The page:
Last month, I enrolled in an astronomy course to learn more about life in outer space. The course’s name is Super-Earth’s and Life, and it was conducted by the Director of Harvard’s Origins of Life Initiative, Dr. Dimitar Sasselov and Dr. Colin Fredericks.
This course provides an introduction to the field of astrobiology, a multidisciplinary science that inculcates elements of physics, astronomy, biology, chemistry, and geology. I learned the different methods of finding planets around stars. I also learned why we seek out certain “signatures” that could indicate the presence of life.
How do we measure the distance to the stars? What evidence do we have for how stars and planets form? What leads us to believe that some parts of our cells were once other cells in their own right? These are only some of the questions that the course answered.
I also explored interstellar distances, the origin of life, and the formation of stars and planets. I loved that the course had a mix of interesting videos, interviews, and short articles. In terms of the level of difficulty, I found the course relatively easy because of the user-friendly software and comprehensive articles. I loved the small video experiments because I truly felt like I was in a classroom, learning with other students.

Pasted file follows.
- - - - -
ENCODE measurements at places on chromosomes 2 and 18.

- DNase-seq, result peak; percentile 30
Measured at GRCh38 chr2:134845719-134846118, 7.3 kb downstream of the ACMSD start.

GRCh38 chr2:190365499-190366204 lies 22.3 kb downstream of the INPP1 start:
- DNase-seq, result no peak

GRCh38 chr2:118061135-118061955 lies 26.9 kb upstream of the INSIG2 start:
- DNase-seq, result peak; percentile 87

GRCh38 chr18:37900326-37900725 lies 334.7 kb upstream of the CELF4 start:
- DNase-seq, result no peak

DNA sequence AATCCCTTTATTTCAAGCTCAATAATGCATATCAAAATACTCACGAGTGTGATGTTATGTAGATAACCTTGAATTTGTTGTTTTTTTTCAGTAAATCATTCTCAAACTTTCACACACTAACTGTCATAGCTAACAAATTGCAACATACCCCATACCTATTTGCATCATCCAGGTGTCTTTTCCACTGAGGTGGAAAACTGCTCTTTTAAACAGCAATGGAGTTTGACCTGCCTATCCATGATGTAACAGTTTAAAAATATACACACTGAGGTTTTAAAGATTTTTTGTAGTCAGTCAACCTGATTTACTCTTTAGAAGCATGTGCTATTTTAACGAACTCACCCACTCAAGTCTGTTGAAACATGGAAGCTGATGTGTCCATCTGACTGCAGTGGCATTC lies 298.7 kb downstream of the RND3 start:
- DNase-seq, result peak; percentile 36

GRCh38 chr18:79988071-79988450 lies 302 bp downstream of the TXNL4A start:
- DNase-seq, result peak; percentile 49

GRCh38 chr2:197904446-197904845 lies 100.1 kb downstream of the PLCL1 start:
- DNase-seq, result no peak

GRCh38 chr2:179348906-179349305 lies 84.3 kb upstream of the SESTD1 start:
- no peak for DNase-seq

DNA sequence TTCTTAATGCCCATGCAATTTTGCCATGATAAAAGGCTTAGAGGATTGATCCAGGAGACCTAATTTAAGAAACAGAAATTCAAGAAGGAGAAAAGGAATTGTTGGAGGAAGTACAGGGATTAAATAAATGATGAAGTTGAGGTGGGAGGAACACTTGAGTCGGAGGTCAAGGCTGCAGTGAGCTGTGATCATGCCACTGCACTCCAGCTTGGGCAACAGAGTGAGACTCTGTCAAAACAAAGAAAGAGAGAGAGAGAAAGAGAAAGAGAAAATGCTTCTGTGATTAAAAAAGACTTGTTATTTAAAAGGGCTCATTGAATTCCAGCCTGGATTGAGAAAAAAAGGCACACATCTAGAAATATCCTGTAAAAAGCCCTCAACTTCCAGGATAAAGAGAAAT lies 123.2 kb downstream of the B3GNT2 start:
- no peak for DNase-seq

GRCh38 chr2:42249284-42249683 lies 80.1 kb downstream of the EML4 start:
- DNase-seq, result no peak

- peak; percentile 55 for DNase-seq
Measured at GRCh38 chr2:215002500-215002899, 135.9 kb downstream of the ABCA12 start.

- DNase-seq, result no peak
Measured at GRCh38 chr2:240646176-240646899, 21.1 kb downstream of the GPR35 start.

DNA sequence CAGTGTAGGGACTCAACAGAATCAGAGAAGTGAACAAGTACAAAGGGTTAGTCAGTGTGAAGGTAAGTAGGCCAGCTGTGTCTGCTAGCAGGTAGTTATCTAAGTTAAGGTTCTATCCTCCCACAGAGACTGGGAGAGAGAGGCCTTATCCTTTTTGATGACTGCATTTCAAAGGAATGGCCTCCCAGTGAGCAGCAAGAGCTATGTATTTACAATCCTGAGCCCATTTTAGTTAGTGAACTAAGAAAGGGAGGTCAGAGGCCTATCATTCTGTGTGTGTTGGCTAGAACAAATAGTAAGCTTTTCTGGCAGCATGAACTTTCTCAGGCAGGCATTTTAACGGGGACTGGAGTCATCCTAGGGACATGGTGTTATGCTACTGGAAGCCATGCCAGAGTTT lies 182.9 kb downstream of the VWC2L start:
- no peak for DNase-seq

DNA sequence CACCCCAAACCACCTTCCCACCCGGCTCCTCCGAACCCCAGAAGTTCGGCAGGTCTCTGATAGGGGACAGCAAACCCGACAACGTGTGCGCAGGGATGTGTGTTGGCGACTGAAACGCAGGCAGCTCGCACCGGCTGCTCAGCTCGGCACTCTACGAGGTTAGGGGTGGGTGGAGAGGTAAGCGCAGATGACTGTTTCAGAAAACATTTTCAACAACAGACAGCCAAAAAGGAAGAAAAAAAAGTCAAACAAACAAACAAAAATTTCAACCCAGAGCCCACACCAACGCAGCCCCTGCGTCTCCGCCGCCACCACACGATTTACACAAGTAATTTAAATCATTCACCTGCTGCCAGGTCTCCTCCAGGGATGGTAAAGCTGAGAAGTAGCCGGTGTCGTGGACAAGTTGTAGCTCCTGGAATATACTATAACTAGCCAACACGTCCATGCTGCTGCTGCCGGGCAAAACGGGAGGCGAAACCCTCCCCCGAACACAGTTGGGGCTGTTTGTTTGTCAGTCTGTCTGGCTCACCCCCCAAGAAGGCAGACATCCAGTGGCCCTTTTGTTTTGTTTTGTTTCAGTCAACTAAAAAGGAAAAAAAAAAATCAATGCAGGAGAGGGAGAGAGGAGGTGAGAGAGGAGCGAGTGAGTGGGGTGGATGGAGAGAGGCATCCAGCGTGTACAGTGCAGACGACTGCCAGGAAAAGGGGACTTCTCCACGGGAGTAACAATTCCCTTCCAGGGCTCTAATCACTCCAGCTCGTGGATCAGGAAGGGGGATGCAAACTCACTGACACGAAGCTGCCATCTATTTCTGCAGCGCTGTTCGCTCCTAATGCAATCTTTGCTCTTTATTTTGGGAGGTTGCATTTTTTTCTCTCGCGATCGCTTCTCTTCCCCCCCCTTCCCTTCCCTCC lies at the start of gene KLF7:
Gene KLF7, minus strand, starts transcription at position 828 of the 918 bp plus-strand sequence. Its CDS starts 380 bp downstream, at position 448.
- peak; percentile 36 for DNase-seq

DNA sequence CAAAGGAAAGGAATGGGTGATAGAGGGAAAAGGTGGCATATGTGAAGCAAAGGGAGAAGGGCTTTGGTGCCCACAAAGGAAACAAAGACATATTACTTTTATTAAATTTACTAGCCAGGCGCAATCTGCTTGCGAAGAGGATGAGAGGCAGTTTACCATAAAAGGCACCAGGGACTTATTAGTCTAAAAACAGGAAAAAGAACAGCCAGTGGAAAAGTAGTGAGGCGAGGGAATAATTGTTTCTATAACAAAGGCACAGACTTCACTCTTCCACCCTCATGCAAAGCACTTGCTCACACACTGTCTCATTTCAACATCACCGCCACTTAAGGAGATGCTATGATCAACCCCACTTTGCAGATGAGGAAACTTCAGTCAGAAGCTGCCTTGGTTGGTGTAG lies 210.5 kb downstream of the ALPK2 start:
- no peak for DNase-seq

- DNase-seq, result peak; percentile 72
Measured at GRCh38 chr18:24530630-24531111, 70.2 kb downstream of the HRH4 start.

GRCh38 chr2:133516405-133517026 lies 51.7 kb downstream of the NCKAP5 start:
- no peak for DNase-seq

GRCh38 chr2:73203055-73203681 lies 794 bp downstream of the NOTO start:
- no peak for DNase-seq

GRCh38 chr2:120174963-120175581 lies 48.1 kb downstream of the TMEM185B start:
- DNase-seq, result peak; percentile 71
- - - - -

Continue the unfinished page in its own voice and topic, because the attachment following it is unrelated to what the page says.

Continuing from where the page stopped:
I also loved the short quizzes at the end of each unit. With those quizzes, I could see if I was on track and whether I understood the concepts. I also enjoyed that they created a schedule for me depending on my level of proficiency. That made the course slightly more personalized. I faired an average of 92%.
I would recommend this course to aspiring astrobiologists because it focused a lot on human evolution on Earth. Mind you, it was truly a terrific course even for an amateur astrophysicist like me, but I think it would be a better fit for students interested in biology and astronomy.
Link to course